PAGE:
Susan Lawrence Dana, a Springfield socialite and women's activist, retained the already-famous architect, Wright, to design her house. A family home existed on the property and she wanted him to retain a portion of the original floor plan into the new. In the end, only one room (a Victorian sitting room with a marble fireplace). The house was constructed between 1902-1904 and is characterized by low horizontal roofs, wide overhanging eaves, and rows of ribbon art glass windows. This house has many original Wright-designed items including:
- 100 pieces of white oak furniture;
- 250 art glass doors, windows, and light panels; and
- 200 light fixtures and skylight.
There is a large courtyard with a wall that continues the architectural theme of horizontal bricks. Also, a fish pond is located outside of the conservatory.
Upon entry, there is a raised main living area, open floor plan, and central fireplace and hearth. These were common features in Wright's prairie homes. Although photos are not permitted in the interior of the house, I am sharing some photos I found online.
Check out the fantastic glass in the entryway arch. Wright used two primary themes in the design of the copper (exterior), windows, and lamps: butterflies and sumac (a tree). The butterfly theme is seen here. Also below is a view of the conservatory that was a long narrow space where Ms. Dana kept plants.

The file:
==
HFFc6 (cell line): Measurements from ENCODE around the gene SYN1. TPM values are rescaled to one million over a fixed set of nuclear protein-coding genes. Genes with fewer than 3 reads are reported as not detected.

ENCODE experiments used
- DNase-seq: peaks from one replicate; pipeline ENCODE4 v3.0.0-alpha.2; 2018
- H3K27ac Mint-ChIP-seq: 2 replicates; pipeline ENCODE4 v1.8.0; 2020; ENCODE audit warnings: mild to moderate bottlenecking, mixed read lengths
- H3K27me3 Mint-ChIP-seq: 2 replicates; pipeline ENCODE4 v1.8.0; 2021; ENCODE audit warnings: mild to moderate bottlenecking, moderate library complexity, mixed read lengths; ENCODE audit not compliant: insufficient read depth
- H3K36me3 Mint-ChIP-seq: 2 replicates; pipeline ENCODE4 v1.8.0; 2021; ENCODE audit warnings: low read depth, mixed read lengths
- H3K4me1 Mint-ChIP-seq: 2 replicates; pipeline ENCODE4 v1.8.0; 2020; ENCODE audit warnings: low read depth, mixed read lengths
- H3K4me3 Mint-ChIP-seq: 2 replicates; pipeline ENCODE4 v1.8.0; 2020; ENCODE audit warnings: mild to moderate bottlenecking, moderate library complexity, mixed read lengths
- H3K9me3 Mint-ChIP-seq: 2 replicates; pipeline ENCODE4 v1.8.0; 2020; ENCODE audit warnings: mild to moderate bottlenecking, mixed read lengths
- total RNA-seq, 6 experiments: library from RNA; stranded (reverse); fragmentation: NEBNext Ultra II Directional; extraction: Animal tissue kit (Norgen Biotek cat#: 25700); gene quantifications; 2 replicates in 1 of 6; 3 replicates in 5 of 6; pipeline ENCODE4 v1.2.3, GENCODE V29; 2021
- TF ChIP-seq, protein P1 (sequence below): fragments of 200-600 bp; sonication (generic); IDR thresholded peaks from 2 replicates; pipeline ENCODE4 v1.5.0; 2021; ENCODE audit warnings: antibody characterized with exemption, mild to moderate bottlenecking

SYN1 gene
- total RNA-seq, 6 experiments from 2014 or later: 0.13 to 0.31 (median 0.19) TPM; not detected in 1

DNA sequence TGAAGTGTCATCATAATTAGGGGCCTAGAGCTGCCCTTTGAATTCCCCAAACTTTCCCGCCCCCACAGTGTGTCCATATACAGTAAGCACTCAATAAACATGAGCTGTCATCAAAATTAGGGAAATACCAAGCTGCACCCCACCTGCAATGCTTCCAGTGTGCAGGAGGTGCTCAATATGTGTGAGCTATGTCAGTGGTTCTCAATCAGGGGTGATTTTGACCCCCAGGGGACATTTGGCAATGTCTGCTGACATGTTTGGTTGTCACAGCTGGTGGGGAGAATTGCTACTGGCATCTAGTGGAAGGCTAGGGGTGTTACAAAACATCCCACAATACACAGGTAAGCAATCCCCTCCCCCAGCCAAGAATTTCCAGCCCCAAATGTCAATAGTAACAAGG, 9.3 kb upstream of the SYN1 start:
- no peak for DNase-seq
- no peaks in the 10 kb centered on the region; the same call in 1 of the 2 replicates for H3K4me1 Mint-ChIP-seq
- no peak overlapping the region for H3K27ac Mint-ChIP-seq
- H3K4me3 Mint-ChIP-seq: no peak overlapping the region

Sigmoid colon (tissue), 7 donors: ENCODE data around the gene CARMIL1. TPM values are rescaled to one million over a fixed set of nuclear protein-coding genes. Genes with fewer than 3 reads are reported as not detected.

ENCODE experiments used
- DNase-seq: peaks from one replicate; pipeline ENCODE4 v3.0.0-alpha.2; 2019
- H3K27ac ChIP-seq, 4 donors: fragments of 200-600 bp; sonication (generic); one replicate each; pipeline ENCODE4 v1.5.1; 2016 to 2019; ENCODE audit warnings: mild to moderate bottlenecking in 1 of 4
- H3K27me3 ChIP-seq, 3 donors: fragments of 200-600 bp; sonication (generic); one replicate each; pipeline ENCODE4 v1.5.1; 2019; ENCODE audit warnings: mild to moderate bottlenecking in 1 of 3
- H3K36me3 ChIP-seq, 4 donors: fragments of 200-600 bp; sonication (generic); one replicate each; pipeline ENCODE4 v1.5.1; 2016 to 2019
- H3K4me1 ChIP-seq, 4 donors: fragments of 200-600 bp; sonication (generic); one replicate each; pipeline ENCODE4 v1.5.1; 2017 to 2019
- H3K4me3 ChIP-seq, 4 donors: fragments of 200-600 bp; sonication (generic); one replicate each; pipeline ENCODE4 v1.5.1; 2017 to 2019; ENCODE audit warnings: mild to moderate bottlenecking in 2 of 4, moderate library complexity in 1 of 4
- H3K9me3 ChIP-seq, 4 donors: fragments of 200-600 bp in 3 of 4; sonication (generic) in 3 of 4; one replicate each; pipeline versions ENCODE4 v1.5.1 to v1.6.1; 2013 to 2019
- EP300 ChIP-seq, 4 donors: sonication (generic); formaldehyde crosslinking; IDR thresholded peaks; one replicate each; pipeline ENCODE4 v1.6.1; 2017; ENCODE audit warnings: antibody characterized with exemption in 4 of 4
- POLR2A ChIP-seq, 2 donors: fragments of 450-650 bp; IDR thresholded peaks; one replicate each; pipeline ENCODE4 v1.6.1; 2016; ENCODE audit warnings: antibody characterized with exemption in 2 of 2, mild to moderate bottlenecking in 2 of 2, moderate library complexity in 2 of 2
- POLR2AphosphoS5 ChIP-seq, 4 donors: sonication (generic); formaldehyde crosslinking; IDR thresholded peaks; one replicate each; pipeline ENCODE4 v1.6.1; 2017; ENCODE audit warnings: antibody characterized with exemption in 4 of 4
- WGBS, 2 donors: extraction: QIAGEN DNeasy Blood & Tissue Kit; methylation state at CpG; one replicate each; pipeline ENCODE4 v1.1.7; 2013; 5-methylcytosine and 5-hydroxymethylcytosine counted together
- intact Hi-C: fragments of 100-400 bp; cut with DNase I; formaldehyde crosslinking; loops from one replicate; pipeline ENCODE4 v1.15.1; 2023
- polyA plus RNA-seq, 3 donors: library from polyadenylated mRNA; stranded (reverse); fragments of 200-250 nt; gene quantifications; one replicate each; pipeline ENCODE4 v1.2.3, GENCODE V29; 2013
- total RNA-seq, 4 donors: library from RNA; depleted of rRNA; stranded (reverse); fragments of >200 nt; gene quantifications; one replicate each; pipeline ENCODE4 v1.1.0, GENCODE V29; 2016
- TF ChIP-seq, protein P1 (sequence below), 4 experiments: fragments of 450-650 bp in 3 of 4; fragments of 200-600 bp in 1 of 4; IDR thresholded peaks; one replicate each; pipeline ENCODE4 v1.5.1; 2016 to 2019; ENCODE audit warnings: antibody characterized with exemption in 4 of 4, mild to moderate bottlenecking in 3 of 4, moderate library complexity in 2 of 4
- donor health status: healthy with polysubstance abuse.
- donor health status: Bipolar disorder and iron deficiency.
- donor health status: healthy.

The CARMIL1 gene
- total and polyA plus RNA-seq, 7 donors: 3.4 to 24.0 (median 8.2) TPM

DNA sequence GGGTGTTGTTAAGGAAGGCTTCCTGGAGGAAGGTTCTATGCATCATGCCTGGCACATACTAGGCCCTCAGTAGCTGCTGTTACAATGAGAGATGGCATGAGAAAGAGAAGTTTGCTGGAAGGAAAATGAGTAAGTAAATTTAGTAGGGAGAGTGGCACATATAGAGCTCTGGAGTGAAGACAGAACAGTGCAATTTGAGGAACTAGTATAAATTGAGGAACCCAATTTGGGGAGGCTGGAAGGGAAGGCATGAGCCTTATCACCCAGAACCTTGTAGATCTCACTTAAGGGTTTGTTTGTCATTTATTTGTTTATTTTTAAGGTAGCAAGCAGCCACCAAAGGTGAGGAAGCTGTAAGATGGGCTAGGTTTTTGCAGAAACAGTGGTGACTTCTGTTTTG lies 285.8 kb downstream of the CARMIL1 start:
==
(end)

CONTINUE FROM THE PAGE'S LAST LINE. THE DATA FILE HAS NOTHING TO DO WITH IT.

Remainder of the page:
The fountain is in the space near the entry and dining room.
This photo of the living room shows the beautiful furniture (table/chairs), lamp, and windows designed by Wright. There were originally two lamps but the second one was sold at auction a couple of years ago for $1.8M. Wow!
The dining room (with a dining nook at the far end) could accommodate up to 40 guests at the table. Ms. Dana loved to entertain and used this space frequently. Note the chairs, alternating between one with a tall back and the next with a short one. At the time women wore fanciful hats. The design with the small back enabled them to site down for a meal without removing their hat. It also helped the servants in serving plates to the guests.
The gallery is shown below. There was a performance balcony for musicians to entertain guests. Note the Wright-designed tables where works of art would be displayed. Wright did not approve of hanging paintings, so he designed these "tables" for viewing of paintings.
In the basement is a full size bowling alley, billiard room, and coat room. There was also a large walk-in safe to hold valuables on this level.
We had visited Wright's most well-known house, Fallingwater, recently in Pennsylvania. It was really interesting to see this Prairie style home. While the house is so very different, the classic Wright design touch is so evident in each. He had a 70-year long career as an architect and his work was so very different from the norm of the era.
There is no set fee for the tour, but a $10/adult donation is recommended. There is also a lovely, small gift shop where Frank Lloyd Wright-themed items can be purchased. I highly recommend seeing this unique home if you are in the Springfield area.